France has the second most players with 1st Round wins with six, including the likes of Myrtille Georges, Pauline Parmentier and Virginie Razzano (along with the heart of the Pastry Fed Cup team: Garcia, Mladenovic & Cornet). This gets the Pastries the "Revelation Ladies" honor for this Roland Garros.

Turkey, of course, has a player in the 2nd Round for the very first time. While players from three different South American nations -- Brazil, Colombia and Paraguay -- remain in the draw. With Duque's win over Gavrilova, Veronica Cepede Royg's over Sabine Lisicki and Pereira's late Day 3 takedown of Kr.Pliskova the entire continent shares the "Upset Queens" award.

Yeah, I know the "UQ" and "RL" honors might have easily been switched, and they originally were. But I ultimately settled on doing it this way.

But, of course, with the good comes the bad.

Belarus had the worst overall 1st Round mark at 0-3, while Slovakia and Great Britain were both 1-3. Despite what would seem to be a surface advantage, Spain went just 2-4. Germany suffered big name losses from Kerber, Sabine Lisicki and Laura Siegemund but managed an overall 4-6 record on the back of wins from the likes of Petkovic, Goerges, Maria and Beck and avoided staking a claim to being the "Nation of Poor Souls."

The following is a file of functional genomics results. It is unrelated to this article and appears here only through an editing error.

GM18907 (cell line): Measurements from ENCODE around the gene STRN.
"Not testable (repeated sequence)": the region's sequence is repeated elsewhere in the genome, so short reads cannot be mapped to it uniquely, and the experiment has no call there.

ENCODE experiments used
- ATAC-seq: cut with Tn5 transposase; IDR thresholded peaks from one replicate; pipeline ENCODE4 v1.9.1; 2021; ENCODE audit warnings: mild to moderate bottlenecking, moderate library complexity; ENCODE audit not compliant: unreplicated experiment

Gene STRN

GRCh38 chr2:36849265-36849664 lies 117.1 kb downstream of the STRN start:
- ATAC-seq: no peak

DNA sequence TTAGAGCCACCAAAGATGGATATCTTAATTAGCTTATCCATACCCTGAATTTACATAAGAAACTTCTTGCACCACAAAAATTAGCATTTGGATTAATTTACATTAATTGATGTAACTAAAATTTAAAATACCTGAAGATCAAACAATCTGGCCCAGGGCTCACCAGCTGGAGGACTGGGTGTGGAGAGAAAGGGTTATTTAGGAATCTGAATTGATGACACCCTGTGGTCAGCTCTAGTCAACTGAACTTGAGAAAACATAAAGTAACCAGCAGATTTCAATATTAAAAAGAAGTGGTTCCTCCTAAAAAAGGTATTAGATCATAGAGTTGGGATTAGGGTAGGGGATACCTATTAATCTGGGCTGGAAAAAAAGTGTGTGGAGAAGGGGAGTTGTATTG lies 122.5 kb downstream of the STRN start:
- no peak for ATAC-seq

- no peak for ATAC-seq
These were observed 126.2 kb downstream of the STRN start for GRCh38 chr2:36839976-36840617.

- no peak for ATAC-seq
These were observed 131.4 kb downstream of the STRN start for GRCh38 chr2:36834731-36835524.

Instead, that goes to Italy. Sure, Camila Giorgi and Karin Knapp are still alive, but the famed Italian Quartet put up a grand total of zero wins at this Roland Garros. #7 Roberta Vinci (U.S. Open finalist), #16 Sara Errani (RG finalist) and Francesca Schiavone ('10 RG champ) all lost in the 1st Round, while retired reigning U.S. Open champ Flavia Pennetta was absent from the MD in Paris for the first time since 2002.

...and the Stanford Cardinal picked up an eigtheenth women's NCAA team championship, with Taylor Davidson clinching a win in the final over Oklahoma State that adds to the school's all-time best title total.

...LIKE FROM DAY 3: Knowing that Francesca is still around, even if her stint in Paris this year was short.

...DISLIKE FROM DAY 3: Knowing that every last match played by Francesca at a slam COULD be her FINAL match at that slam, even if it's not her last slam match EVER. Of course, some are a little more eager to nudge her out the door than others.